Mr. Chandler joined that effort in 1972, first as an assistant, then as a coordinator, working primarily with teenage youth while getting to know the community.

“When I came and I first started at Young House, Brother Bob had a policy that we have a program and we want to dedicate ourselves to that, but to become better known in the community, find something else that you would like to do and volunteer for it when you have the time,” Mr. Chandler said. “I didn’t know what the heck I wanted to do, and then somebody mentioned Head Start.”

He had never worked with children that young but decided to give it a try. He was a natural, and continued volunteering at Head Start off and on for the next four decades.

He also continued to work toward his bachelor’s degree, this time attending Iowa Wesleyan University in Mount Pleasant.

“I almost got it, but I decided the Lord loved me in different ways and He decided I shouldn’t be a brother anymore, so I left the community,” he said. “It’s hard to explain. It’s just kind of a religious thing and you pray about it. Things had changed and I guess I had changed, too … Overall, I just felt it was time for me to leave.”

So in 1975, Mr. Chandler took a job as a city bus driver. His departure from the brotherhood meant he no longer could afford to pursue his education degree, but he never stopped helping children learn.

He retired from his city job in 2005 and, with more time on his hands, turned to the Retired & Seniors Volunteer Program of Des Moines County, which in turn connected him with the Burlington Community School District.

In addition to being a frequent presence at Head Start, Mr. Chandler began to spend time at North Hill, then at Grimes and Black Hawk, volunteering four days a week.

He continued his rotation right up until the pandemic forced schools to close and brought about visitor restrictions put in place to help prevent the spread of COVID-19.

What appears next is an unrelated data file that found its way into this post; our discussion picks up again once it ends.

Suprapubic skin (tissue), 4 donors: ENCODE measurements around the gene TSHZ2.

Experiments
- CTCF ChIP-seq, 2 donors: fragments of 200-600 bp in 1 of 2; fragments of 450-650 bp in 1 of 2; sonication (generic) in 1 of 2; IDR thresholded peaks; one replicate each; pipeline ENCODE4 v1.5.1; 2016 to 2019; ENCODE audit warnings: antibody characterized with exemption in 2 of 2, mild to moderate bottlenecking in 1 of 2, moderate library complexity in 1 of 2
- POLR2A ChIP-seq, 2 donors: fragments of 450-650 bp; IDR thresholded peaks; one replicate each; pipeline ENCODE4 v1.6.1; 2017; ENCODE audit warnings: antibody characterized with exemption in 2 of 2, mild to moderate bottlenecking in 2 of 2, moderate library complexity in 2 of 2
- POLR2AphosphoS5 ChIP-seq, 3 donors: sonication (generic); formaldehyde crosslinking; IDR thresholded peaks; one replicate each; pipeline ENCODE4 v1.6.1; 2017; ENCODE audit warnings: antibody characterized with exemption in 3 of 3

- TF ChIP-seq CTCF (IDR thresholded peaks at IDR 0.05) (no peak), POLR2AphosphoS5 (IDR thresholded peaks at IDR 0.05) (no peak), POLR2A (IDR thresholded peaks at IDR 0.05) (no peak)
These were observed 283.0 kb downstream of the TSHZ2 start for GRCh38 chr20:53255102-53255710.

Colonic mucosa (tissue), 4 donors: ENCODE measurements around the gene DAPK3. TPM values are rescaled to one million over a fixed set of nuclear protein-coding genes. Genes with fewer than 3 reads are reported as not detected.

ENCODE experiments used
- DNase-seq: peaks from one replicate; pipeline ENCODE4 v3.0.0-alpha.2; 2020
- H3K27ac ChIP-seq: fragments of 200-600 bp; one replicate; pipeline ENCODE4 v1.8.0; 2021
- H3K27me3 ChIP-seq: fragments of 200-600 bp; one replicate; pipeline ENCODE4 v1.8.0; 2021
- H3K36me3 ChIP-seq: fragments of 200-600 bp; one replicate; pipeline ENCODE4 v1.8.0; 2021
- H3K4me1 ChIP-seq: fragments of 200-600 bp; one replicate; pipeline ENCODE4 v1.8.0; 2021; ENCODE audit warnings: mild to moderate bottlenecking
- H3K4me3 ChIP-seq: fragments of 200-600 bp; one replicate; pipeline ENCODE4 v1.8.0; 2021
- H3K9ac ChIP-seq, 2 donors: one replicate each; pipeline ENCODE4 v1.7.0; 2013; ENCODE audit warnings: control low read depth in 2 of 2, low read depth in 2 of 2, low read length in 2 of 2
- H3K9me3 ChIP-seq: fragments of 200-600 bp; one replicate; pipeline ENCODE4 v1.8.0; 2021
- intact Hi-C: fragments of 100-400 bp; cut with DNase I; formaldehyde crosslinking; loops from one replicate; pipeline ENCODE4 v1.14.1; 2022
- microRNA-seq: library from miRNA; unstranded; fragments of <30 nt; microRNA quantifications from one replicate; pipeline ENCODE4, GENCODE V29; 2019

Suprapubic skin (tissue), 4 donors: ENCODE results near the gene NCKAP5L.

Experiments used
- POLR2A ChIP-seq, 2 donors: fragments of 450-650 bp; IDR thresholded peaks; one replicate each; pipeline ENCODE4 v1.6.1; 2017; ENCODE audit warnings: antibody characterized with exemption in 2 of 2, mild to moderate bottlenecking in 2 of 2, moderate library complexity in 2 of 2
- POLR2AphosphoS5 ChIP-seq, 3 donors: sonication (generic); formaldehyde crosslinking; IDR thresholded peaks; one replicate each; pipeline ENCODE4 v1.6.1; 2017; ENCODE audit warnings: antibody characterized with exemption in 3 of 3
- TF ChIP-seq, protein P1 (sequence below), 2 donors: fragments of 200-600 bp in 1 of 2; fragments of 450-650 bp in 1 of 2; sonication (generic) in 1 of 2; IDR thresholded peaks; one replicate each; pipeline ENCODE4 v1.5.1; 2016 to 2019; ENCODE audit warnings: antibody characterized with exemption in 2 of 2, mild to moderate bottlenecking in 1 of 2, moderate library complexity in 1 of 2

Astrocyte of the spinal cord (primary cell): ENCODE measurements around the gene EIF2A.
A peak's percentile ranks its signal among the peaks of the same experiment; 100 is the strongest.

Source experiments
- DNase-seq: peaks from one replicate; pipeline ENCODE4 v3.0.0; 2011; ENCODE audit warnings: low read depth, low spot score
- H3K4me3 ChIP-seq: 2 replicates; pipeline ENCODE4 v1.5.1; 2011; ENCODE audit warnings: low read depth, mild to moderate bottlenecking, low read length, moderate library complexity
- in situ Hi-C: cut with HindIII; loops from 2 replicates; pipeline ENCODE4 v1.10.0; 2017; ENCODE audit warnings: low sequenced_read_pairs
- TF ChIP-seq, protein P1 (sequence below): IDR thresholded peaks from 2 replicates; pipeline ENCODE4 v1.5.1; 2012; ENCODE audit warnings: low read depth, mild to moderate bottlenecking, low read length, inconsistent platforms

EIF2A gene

After mitigation measures eased and schools re-opened their doors, Mr. Chandler got the call he had been hoping for for more than a year. It was Denise Michelson asking if he wanted to come volunteer with her students at Black Hawk.

He had missed working with the students and teachers he had come to know so well and didn’t hesitate to return to those he had come to consider his family.

“I went to the brothers and I was planning to do that for the rest of my life,” he explained. “I would’ve liked to have had a family, but I guess I’ve got a big family.”

And those at Black Hawk are happy to have him back.

“Mr. Chandler is amazing,” Black Hawk Principal Stacy Hatten said. “He has been faithfully coming to Black Hawk for the last 15-plus years. Fred loves to listen to kids read and helps them with writing letters as well. Fred comes at least 2-3 times a week and we love him.”

Get involved

Hatten said volunteers are needed to read with students, as well as help them with math facts and writing.

At Burlington High School, volunteers are needed for the after-school tutoring club, which meets from 3 to 3:40 p.m. Mondays through Thursdays in classroom 220.

Those wanting to volunteer first must complete and submit the Volunteer Self Disclosure Form, which can be found in Board Policy 903.3 under Exhibit A.